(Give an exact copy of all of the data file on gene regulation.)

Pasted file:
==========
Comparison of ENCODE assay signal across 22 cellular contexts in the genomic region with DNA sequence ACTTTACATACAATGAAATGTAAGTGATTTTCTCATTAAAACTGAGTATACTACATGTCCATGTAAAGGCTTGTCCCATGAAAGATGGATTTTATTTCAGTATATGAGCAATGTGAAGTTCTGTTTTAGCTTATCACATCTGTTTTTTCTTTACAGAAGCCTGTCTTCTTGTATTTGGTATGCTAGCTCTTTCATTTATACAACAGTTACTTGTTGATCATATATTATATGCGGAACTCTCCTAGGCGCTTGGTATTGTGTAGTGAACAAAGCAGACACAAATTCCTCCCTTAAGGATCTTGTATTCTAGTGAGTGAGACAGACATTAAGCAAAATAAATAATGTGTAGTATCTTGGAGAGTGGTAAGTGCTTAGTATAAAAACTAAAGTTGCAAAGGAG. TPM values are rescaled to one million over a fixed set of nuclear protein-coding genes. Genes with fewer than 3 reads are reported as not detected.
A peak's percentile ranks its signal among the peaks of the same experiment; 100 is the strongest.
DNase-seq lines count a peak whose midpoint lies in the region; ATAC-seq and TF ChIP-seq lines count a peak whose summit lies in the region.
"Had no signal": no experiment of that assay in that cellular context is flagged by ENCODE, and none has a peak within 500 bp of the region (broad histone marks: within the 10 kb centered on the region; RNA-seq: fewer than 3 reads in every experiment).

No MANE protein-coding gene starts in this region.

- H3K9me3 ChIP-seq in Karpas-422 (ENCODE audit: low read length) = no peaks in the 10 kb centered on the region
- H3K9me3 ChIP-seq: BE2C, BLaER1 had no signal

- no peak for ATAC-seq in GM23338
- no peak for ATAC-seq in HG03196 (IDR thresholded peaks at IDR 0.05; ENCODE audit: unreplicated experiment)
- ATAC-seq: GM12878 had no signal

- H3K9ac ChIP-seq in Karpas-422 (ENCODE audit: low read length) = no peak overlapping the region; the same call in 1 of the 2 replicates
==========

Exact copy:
Comparison of ENCODE assay signal across 22 cellular contexts in the genomic region with DNA sequence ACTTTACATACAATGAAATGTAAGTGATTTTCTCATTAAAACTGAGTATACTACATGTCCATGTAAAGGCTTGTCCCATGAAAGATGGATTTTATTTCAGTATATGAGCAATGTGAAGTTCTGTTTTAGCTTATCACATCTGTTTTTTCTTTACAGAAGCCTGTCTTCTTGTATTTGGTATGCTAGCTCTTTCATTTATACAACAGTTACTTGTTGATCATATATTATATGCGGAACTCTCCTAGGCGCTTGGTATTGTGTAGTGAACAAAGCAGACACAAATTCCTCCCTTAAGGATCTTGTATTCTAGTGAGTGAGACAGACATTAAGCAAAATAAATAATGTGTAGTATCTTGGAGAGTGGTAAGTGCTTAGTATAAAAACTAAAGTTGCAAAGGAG. TPM values are rescaled to one million over a fixed set of nuclear protein-coding genes. Genes with fewer than 3 reads are reported as not detected.
A peak's percentile ranks its signal among the peaks of the same experiment; 100 is the strongest.
DNase-seq lines count a peak whose midpoint lies in the region; ATAC-seq and TF ChIP-seq lines count a peak whose summit lies in the region.
"Had no signal": no experiment of that assay in that cellular context is flagged by ENCODE, and none has a peak within 500 bp of the region (broad histone marks: within the 10 kb centered on the region; RNA-seq: fewer than 3 reads in every experiment).

No MANE protein-coding gene starts in this region.

- H3K9me3 ChIP-seq in Karpas-422 (ENCODE audit: low read length) = no peaks in the 10 kb centered on the region
- H3K9me3 ChIP-seq: BE2C, BLaER1 had no signal

- no peak for ATAC-seq in GM23338
- no peak for ATAC-seq in HG03196 (IDR thresholded peaks at IDR 0.05; ENCODE audit: unreplicated experiment)
- ATAC-seq: GM12878 had no signal

- H3K9ac ChIP-seq in Karpas-422 (ENCODE audit: low read length) = no peak overlapping the region; the same call in 1 of the 2 replicates